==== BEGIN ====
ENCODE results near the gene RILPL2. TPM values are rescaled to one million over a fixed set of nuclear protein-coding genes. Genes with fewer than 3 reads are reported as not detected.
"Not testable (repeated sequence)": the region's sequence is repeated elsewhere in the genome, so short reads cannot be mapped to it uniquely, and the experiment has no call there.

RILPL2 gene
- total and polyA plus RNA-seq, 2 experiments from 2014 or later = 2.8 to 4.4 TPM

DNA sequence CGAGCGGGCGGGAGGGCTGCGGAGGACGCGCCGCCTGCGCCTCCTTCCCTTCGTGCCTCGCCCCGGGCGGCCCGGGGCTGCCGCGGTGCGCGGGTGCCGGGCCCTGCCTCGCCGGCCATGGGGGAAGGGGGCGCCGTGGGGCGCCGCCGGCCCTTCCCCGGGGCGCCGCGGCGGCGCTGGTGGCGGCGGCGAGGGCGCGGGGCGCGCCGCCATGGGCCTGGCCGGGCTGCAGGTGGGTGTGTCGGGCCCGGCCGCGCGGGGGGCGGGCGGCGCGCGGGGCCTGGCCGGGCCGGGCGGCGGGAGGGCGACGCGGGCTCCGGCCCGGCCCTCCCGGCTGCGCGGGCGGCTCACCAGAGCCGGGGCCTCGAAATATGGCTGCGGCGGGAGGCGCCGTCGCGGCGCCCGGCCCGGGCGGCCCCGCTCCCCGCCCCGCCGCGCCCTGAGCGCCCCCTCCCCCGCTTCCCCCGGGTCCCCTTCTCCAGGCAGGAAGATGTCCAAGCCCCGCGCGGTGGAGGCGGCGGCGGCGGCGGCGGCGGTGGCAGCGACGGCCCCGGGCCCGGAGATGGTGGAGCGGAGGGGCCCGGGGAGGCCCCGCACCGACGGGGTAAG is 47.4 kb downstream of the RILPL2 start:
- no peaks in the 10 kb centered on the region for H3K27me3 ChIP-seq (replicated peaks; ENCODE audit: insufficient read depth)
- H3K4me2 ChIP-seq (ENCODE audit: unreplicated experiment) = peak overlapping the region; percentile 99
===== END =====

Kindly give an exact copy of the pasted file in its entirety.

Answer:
ENCODE results near the gene RILPL2. TPM values are rescaled to one million over a fixed set of nuclear protein-coding genes. Genes with fewer than 3 reads are reported as not detected.
"Not testable (repeated sequence)": the region's sequence is repeated elsewhere in the genome, so short reads cannot be mapped to it uniquely, and the experiment has no call there.

RILPL2 gene
- total and polyA plus RNA-seq, 2 experiments from 2014 or later = 2.8 to 4.4 TPM

DNA sequence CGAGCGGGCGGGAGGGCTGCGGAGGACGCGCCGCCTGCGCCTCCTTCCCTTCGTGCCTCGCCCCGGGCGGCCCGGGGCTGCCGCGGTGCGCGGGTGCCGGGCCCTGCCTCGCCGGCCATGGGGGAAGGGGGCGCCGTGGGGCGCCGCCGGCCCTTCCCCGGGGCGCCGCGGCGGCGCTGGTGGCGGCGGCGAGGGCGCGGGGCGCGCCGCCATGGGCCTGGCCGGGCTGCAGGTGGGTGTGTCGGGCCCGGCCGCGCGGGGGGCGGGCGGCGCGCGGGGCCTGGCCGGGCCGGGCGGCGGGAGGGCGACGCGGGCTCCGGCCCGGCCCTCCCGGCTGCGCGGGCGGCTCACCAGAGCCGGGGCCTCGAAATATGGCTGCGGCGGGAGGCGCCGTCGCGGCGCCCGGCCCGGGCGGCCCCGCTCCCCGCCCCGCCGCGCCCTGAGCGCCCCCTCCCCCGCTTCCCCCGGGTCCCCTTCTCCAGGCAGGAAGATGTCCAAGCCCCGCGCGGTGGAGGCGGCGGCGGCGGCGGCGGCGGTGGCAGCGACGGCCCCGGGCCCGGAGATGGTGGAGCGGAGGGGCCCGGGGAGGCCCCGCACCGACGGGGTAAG is 47.4 kb downstream of the RILPL2 start:
- no peaks in the 10 kb centered on the region for H3K27me3 ChIP-seq (replicated peaks; ENCODE audit: insufficient read depth)
- H3K4me2 ChIP-seq (ENCODE audit: unreplicated experiment) = peak overlapping the region; percentile 99